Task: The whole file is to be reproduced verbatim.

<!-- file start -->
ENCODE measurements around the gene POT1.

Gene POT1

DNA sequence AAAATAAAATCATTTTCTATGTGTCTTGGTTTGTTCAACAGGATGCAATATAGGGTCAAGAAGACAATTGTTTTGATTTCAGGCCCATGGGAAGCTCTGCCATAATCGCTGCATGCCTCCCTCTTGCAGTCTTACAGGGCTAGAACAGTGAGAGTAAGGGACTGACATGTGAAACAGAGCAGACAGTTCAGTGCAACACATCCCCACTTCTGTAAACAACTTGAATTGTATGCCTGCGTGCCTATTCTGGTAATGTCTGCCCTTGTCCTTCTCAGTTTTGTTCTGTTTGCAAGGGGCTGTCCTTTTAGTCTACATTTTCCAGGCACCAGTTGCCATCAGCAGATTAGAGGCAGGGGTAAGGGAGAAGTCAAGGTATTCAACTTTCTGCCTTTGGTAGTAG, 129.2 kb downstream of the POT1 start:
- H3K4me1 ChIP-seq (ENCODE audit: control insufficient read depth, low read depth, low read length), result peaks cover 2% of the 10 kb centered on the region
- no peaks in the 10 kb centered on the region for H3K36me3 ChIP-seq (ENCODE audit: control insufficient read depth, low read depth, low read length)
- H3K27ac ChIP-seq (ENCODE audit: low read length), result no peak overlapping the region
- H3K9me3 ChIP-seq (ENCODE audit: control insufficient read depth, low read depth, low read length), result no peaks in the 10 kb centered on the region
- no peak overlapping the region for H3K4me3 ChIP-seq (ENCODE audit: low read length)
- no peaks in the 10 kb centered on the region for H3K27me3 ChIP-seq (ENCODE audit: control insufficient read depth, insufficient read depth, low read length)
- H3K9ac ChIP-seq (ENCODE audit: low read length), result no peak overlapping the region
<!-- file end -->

ENCODE measurements around the gene POT1.

Gene POT1

DNA sequence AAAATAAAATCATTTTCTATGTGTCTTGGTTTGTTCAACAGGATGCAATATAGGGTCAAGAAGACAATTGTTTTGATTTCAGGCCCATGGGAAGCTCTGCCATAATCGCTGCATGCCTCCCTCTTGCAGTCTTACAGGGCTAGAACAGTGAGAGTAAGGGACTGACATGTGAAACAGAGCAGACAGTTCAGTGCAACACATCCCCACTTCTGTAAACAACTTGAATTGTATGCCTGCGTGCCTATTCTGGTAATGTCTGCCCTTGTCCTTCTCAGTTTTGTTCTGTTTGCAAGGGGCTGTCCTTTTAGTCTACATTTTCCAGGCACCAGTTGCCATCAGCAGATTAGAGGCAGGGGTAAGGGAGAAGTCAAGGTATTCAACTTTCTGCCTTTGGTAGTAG, 129.2 kb downstream of the POT1 start:
- H3K4me1 ChIP-seq (ENCODE audit: control insufficient read depth, low read depth, low read length), result peaks cover 2% of the 10 kb centered on the region
- no peaks in the 10 kb centered on the region for H3K36me3 ChIP-seq (ENCODE audit: control insufficient read depth, low read depth, low read length)
- H3K27ac ChIP-seq (ENCODE audit: low read length), result no peak overlapping the region
- H3K9me3 ChIP-seq (ENCODE audit: control insufficient read depth, low read depth, low read length), result no peaks in the 10 kb centered on the region
- no peak overlapping the region for H3K4me3 ChIP-seq (ENCODE audit: low read length)
- no peaks in the 10 kb centered on the region for H3K27me3 ChIP-seq (ENCODE audit: control insufficient read depth, insufficient read depth, low read length)
- H3K9ac ChIP-seq (ENCODE audit: low read length), result no peak overlapping the region